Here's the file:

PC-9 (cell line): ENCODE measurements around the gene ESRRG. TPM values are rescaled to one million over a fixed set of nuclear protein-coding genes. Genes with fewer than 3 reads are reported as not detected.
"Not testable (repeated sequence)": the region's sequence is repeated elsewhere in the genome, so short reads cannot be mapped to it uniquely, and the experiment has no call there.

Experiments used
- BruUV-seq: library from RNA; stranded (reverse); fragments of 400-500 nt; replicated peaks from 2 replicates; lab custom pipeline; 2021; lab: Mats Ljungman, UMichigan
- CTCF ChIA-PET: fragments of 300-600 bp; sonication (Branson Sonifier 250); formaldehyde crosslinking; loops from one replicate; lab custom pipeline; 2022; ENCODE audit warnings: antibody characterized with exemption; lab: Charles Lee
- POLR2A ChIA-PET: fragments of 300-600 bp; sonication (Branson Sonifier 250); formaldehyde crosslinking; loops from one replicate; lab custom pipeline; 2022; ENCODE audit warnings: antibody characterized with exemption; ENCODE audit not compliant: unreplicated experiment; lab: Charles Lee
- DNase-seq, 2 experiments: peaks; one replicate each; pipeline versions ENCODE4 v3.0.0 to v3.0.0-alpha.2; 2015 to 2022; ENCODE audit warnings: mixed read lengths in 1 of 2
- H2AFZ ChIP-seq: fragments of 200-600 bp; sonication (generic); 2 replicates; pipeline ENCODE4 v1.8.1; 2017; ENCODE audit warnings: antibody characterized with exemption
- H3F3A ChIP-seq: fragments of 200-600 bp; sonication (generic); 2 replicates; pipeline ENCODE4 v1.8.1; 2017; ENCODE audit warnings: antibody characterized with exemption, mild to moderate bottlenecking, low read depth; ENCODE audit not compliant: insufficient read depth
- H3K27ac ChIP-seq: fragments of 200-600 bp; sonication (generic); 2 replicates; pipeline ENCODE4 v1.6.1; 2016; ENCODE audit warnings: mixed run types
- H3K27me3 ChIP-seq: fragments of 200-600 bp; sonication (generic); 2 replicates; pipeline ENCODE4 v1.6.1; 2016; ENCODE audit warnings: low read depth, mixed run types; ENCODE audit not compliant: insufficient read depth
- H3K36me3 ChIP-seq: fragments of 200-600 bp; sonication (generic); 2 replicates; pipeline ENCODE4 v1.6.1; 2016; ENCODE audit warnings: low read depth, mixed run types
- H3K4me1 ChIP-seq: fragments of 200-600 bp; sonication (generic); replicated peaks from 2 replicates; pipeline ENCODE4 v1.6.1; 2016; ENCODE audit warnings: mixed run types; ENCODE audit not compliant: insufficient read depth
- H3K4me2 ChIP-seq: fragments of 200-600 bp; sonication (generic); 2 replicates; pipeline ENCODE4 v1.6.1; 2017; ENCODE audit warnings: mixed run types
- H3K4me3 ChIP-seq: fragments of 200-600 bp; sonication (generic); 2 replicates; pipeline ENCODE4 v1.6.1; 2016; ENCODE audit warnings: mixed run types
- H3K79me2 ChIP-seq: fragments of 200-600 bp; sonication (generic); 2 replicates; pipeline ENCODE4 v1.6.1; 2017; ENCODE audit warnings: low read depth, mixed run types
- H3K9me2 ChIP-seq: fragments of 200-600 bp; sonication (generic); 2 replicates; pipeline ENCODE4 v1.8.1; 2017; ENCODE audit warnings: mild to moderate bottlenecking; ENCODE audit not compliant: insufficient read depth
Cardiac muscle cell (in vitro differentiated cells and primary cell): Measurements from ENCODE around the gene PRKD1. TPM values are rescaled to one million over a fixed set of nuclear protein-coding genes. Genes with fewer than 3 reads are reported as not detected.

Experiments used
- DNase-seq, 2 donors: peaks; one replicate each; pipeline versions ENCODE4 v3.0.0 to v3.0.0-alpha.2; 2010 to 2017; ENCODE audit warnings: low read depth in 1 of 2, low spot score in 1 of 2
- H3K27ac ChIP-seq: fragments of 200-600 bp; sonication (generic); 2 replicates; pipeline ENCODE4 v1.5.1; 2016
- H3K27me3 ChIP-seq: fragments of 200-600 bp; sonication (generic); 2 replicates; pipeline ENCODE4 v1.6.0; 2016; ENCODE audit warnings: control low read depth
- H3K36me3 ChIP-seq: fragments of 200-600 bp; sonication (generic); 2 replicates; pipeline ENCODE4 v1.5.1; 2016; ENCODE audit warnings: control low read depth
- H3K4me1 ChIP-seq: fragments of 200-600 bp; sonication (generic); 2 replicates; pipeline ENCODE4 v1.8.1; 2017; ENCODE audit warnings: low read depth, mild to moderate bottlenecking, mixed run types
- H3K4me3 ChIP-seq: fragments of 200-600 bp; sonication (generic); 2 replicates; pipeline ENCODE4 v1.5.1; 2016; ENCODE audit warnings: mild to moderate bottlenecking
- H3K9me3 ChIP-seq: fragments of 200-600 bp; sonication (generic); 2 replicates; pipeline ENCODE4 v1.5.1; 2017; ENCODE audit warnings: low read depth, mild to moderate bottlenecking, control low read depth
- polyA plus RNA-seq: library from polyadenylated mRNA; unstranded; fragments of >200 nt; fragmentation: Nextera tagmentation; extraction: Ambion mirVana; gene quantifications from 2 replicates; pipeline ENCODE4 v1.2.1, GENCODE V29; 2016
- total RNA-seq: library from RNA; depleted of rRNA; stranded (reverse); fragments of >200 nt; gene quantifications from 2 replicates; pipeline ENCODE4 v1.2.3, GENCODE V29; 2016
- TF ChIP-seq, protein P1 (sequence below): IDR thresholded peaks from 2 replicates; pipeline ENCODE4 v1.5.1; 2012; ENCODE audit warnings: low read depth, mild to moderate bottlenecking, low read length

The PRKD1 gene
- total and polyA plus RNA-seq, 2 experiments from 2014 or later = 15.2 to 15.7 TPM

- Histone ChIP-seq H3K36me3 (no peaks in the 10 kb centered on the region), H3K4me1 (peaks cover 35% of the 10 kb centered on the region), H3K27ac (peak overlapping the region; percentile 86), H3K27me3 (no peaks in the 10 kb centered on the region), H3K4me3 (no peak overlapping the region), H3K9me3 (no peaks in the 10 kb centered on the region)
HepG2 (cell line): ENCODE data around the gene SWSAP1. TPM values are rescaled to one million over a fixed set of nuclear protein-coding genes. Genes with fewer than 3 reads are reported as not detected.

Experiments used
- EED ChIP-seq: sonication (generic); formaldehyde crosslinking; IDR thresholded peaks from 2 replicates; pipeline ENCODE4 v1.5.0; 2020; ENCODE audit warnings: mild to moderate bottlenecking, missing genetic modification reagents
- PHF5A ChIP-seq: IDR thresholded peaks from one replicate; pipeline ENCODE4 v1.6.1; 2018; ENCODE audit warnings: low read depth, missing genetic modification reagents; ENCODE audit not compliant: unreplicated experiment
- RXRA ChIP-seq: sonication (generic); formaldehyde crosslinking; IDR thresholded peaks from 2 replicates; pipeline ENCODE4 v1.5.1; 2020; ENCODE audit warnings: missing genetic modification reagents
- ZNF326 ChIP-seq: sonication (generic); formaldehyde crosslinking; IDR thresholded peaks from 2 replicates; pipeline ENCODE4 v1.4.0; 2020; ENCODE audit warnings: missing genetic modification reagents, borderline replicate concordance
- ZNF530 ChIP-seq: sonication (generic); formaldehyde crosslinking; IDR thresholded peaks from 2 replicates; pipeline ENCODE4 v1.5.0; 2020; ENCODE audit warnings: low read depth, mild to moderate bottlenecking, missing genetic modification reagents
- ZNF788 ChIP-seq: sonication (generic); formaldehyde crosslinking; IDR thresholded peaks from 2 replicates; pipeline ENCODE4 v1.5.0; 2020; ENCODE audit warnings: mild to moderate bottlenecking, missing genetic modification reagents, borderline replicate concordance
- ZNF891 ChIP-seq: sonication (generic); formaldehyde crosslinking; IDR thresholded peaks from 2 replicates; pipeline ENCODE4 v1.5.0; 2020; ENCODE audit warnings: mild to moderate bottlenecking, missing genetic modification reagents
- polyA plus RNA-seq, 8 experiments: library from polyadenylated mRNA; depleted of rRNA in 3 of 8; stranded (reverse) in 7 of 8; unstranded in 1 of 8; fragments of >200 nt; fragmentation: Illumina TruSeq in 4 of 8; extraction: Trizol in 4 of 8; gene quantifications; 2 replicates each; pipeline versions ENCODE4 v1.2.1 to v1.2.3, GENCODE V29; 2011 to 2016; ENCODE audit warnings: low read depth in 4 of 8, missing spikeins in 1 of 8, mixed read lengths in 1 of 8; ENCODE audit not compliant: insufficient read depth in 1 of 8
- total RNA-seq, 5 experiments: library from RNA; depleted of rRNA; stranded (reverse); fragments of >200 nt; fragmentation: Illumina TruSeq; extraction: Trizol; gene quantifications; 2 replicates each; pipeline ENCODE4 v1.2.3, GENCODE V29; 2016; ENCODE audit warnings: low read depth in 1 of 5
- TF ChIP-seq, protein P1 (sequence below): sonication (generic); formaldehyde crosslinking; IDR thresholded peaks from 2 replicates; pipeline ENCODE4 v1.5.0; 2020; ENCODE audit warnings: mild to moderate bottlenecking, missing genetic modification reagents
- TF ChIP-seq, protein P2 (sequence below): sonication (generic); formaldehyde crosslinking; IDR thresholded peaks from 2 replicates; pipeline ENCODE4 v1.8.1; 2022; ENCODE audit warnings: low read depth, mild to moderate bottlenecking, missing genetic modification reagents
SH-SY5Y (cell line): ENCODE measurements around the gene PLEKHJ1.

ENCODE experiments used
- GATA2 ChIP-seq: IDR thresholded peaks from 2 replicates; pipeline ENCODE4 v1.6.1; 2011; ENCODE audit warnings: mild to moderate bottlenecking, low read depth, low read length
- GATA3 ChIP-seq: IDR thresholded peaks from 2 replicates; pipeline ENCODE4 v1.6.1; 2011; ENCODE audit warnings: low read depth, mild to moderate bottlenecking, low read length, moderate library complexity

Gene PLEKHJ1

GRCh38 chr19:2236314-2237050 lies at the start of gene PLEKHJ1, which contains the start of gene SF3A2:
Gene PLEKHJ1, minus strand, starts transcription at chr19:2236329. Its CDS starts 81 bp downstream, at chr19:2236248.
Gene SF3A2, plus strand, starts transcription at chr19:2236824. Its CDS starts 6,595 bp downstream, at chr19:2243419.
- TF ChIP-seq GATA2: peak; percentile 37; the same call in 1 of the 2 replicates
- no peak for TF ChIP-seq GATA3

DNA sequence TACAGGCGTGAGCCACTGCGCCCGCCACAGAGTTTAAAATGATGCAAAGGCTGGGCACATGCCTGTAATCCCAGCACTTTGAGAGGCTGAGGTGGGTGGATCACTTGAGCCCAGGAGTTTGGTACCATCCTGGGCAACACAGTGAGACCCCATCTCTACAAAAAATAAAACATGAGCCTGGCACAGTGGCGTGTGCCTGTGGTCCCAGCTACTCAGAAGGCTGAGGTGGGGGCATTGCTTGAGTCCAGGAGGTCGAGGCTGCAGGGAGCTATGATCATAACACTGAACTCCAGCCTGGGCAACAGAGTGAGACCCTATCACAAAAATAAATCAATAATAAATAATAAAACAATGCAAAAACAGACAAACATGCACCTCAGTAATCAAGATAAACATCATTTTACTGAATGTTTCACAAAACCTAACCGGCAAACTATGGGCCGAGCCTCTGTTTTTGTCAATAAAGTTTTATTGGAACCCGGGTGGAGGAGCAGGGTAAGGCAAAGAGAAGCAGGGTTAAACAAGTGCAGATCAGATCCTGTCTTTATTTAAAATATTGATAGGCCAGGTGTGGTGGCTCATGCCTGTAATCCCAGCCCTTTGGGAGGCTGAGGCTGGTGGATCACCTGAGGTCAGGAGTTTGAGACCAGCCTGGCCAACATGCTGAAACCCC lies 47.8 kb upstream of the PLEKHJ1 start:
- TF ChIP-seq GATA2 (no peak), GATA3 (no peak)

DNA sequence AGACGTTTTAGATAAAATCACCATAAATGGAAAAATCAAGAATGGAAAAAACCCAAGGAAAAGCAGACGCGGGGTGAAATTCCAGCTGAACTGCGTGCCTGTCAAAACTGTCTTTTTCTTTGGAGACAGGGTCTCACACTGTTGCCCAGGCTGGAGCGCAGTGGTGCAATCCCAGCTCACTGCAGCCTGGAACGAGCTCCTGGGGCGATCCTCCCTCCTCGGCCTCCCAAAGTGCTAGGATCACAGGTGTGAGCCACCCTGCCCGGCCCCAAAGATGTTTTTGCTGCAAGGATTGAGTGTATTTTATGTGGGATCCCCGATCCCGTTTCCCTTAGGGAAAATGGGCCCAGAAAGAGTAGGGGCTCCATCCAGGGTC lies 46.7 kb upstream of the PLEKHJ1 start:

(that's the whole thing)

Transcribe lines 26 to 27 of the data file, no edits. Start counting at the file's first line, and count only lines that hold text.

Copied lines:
- H3K9me3 ChIP-seq: fragments of 200-600 bp; sonication (generic); 2 replicates; pipeline ENCODE4 v1.5.1; 2017; ENCODE audit warnings: low read depth, mild to moderate bottlenecking, control low read depth
- polyA plus RNA-seq: library from polyadenylated mRNA; unstranded; fragments of >200 nt; fragmentation: Nextera tagmentation; extraction: Ambion mirVana; gene quantifications from 2 replicates; pipeline ENCODE4 v1.2.1, GENCODE V29; 2016